(Updated at 5 p.m.) Metrobus has added real-time bus tracking displays to a bevy of its stops along Columbia Pike, one of many changes coming to the corridor’s bus service in the coming months.
The California-based company Connectpoint announced earlier this month that it’s working with WMATA to install the devices, which will display wait times for various buses, route maps and even alerts about service disruptions.
The new screens will be available at stops along the pike at the highway’s intersections with the following roads:
- S. Barton Street
- S. Carlin Springs Road
- S. Courthouse Road
- S. Four Mile Run Drive
- S. George Mason Drive
- S. Glebe Road
- S. Greenbrier Street
- S. Oakland Street
- S. Veitch Street
- S. Walter Reed Drive
The company says it will also install the displays at several stops around Annandale as well, for a total of 24 in all. Metro spokesman Ron Holzer told ARLnow four are already in place as part of a “pilot program” the transit agency is running, with the remaining displays to be installed “in the next two weeks.”
“If the pilot is successful, we hope to deploy signs at all Metrobus stops,” Holzer said.
Arlington transportation spokesman Eric Balliet added that WMATA first installed the technology as part of some long-awaited work to beef up bus service on the pike this summer.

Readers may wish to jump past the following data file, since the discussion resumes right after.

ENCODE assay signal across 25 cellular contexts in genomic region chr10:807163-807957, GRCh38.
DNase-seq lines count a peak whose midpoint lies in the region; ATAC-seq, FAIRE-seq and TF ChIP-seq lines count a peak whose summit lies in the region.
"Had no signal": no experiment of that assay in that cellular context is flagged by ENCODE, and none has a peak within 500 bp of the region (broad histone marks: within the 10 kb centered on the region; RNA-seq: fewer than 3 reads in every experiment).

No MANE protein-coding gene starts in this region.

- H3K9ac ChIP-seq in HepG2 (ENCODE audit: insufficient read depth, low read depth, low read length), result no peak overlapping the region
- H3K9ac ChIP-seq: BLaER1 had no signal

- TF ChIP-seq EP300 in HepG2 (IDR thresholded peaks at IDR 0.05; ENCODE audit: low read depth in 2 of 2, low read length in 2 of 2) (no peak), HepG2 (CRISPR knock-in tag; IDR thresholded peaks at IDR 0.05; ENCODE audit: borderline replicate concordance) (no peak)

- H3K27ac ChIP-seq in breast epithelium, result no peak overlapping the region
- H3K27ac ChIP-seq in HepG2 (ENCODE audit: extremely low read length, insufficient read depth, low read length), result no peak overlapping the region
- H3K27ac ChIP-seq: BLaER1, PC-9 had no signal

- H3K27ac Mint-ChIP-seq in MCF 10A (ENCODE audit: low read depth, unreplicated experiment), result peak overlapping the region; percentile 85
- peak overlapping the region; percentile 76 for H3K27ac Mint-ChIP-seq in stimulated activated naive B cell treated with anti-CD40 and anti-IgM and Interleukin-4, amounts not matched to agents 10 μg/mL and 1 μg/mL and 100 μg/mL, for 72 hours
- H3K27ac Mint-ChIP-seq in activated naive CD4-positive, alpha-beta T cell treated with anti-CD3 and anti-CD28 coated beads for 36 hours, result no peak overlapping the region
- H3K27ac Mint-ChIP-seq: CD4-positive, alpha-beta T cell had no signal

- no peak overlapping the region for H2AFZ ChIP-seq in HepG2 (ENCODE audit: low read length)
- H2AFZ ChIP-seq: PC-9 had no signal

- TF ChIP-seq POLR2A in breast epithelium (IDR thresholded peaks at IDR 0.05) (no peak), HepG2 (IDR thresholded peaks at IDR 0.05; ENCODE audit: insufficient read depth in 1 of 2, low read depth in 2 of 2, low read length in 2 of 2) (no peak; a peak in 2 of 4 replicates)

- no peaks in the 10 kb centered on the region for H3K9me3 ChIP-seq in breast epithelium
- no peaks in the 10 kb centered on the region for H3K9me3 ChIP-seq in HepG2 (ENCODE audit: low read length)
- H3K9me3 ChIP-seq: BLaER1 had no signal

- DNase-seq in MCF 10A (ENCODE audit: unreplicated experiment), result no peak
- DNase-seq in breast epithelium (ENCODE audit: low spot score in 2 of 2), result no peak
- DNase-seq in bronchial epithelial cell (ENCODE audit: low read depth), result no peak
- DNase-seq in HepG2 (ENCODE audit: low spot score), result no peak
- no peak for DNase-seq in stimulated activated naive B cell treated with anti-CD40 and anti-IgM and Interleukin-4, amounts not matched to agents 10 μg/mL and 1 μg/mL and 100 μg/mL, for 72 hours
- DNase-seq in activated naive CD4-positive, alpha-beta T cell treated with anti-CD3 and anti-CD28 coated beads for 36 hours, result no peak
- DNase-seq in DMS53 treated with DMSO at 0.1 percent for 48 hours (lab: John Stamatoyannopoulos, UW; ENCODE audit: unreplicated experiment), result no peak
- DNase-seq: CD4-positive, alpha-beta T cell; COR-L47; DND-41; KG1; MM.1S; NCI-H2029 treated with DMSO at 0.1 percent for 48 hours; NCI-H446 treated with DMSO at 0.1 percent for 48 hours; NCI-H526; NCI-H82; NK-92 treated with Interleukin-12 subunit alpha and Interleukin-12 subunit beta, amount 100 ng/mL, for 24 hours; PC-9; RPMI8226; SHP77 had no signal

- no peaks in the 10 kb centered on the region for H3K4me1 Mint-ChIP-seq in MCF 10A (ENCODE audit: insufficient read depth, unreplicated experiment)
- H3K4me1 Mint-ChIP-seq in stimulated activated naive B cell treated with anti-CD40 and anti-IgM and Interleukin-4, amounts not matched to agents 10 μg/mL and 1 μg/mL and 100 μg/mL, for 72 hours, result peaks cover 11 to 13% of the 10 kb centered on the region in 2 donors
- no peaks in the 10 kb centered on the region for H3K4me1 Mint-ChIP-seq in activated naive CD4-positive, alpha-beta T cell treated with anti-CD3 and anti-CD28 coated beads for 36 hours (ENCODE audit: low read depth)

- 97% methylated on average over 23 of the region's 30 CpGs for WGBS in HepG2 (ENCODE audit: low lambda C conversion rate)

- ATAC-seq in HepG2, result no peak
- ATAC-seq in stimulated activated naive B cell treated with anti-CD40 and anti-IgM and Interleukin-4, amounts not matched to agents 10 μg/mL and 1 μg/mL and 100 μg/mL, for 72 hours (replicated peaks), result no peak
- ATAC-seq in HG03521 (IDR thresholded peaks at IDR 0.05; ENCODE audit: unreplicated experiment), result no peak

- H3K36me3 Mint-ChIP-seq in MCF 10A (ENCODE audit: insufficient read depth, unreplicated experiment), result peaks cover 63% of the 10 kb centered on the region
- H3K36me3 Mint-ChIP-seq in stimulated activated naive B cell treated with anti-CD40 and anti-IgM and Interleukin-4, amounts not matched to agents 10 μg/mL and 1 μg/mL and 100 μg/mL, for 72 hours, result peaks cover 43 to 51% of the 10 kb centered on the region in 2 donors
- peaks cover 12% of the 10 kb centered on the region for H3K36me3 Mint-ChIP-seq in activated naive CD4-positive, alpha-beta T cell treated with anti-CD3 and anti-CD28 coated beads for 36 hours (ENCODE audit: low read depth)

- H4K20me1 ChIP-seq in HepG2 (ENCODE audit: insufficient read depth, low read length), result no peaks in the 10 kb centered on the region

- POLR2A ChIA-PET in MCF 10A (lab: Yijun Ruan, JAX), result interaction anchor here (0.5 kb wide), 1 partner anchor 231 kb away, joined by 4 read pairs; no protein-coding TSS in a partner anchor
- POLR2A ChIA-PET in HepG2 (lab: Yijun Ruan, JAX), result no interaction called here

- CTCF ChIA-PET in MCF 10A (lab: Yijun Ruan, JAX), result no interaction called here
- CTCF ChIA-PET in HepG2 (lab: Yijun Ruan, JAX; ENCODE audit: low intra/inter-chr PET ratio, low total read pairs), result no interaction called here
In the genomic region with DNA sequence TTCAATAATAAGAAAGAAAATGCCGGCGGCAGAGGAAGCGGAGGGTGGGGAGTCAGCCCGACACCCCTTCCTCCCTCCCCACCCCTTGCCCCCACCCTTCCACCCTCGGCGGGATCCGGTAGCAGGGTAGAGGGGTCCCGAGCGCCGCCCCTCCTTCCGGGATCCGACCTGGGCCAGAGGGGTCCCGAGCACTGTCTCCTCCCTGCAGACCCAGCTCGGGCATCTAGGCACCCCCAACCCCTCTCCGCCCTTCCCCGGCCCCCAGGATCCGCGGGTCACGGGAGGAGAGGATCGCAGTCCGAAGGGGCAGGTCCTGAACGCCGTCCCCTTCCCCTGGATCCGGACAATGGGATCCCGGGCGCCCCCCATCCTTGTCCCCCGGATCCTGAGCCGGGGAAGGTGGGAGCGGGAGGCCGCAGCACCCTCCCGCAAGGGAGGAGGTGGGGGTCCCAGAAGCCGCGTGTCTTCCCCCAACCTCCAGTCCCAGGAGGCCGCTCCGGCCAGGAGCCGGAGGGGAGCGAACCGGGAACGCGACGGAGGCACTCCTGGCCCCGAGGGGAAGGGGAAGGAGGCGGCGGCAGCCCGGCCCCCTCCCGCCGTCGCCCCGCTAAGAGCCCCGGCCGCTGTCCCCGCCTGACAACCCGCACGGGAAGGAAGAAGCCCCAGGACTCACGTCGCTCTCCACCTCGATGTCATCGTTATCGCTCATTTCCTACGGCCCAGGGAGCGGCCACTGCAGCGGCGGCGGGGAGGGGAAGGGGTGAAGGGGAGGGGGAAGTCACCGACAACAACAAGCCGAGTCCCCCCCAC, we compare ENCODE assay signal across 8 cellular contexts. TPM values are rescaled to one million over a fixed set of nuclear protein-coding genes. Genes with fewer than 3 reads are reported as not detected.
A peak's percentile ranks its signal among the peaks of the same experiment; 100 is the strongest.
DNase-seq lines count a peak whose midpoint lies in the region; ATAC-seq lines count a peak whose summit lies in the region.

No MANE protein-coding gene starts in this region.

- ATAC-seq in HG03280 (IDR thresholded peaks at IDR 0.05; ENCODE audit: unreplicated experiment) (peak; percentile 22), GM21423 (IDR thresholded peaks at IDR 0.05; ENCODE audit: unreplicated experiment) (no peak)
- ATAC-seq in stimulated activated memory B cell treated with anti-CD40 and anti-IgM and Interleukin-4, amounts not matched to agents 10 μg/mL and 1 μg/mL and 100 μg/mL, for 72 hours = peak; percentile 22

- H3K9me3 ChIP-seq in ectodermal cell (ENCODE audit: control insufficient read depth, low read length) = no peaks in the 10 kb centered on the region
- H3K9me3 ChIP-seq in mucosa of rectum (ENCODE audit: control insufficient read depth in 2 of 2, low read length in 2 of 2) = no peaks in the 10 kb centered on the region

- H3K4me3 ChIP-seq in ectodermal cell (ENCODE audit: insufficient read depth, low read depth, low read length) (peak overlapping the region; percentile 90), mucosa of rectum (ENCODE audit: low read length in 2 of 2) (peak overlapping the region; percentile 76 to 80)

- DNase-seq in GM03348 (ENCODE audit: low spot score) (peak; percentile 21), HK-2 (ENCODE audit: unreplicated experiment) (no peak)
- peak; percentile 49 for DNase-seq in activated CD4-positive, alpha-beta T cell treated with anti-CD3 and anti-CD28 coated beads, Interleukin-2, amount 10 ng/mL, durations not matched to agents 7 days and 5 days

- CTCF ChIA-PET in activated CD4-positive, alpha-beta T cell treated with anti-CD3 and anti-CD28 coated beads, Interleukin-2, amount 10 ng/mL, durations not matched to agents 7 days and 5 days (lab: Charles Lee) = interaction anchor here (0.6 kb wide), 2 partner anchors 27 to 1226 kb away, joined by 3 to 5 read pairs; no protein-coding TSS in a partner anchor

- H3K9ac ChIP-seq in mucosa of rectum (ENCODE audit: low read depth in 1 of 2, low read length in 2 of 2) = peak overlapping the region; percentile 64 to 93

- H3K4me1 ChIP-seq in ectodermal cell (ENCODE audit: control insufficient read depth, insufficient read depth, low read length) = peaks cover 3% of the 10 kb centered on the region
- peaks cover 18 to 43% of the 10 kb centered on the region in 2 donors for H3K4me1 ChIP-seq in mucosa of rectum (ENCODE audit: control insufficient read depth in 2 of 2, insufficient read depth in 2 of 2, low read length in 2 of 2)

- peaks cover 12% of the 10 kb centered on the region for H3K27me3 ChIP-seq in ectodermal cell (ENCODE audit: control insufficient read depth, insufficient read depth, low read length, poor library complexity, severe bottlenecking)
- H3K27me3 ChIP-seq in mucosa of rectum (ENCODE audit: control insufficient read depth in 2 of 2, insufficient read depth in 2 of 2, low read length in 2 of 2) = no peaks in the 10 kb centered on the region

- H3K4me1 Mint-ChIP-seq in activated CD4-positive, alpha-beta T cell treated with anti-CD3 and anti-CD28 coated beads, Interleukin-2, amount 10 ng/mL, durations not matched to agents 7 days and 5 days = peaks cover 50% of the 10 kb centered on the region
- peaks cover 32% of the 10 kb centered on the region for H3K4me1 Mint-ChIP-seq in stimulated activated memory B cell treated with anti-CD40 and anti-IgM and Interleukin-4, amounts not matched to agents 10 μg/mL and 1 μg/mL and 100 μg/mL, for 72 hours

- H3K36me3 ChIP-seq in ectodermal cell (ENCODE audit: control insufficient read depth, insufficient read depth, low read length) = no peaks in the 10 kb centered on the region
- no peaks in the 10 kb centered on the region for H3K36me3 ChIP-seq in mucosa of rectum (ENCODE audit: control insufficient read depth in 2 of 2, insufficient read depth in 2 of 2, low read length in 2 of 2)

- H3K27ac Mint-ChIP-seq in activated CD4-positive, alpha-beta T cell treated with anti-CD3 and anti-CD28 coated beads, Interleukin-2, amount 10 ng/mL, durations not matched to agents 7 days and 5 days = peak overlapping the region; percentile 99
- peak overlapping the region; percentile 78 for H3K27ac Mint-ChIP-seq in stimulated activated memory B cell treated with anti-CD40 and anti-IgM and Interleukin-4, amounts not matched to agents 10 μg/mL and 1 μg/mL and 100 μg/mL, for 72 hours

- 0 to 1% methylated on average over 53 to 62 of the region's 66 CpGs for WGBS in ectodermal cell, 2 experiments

For now, Balliet expects the devices will only display “next bus arrival times” for the Metrobus 16 line, the primary focus of service changes that started in late June.
However, Balliet added that the county “anticipates removing” the devices when it can finalize plans for new bus shelters on the pike. Those have been the subject of plenty of scrutiny over the years, particularly after one stop was revealed to have a price tag north of $1 million.
“The transit stations will include electronic information displays showing all bus services and multimodal options,” Balliet said.
The county put out a request for proposals for those pike bus stops in June, with the goal of starting work on five sometime this winter. Arlington hopes to eventually install 23 of the “transit stations” along the pike.
Photo courtesy of Connectpoint
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